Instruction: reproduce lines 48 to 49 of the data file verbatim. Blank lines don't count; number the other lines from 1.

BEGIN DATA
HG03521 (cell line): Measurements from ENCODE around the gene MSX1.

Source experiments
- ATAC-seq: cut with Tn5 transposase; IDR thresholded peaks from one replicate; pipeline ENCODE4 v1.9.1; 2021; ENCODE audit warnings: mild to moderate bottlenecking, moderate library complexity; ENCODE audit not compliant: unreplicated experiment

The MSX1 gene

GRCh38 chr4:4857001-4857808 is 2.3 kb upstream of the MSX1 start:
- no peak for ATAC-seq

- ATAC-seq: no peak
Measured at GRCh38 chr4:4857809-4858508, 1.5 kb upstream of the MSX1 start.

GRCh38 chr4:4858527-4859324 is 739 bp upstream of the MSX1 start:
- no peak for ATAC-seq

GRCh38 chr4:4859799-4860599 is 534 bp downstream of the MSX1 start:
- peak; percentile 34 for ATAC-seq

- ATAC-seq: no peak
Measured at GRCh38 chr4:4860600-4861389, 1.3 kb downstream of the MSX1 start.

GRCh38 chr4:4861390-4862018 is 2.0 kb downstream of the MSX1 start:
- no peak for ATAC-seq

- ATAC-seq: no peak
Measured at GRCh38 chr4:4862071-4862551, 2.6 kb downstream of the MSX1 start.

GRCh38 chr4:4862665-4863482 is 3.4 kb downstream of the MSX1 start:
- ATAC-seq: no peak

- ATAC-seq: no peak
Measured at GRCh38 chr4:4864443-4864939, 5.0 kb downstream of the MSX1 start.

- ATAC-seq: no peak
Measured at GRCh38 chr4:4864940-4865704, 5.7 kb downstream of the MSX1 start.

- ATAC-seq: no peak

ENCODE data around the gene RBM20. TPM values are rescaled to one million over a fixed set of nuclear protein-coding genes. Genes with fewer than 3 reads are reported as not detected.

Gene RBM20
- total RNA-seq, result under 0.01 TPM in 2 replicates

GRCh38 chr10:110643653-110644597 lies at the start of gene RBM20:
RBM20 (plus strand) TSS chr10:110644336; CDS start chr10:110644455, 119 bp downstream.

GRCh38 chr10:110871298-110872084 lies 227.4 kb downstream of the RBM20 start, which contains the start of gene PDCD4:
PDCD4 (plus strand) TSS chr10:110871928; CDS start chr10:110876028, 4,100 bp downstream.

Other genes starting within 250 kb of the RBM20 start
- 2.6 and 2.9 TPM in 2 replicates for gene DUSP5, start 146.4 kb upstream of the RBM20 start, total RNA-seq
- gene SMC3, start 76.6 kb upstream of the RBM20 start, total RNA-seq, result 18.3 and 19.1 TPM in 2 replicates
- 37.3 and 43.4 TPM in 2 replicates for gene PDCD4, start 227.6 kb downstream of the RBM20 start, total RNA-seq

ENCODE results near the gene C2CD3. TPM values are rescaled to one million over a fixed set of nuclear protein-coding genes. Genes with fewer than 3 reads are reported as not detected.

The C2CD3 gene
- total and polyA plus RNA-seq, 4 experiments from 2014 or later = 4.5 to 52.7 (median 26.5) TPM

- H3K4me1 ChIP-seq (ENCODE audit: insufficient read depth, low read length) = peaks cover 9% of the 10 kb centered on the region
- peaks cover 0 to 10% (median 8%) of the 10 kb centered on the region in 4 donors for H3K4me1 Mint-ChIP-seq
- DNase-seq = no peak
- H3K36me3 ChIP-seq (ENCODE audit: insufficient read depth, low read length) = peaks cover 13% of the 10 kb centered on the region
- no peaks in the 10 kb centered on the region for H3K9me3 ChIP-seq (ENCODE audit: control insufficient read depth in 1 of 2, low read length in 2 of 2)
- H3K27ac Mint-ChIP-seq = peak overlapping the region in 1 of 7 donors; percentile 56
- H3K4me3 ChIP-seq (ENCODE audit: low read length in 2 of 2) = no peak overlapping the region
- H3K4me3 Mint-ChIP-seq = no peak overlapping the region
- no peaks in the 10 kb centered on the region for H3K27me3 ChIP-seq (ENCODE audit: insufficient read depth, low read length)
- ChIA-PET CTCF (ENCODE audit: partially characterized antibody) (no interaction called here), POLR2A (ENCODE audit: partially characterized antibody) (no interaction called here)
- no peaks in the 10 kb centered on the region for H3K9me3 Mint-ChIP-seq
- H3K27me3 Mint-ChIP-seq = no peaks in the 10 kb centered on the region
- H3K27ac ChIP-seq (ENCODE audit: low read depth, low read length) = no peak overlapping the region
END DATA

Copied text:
- no peaks in the 10 kb centered on the region for H3K27me3 ChIP-seq (ENCODE audit: insufficient read depth, low read length)
- ChIA-PET CTCF (ENCODE audit: partially characterized antibody) (no interaction called here), POLR2A (ENCODE audit: partially characterized antibody) (no interaction called here)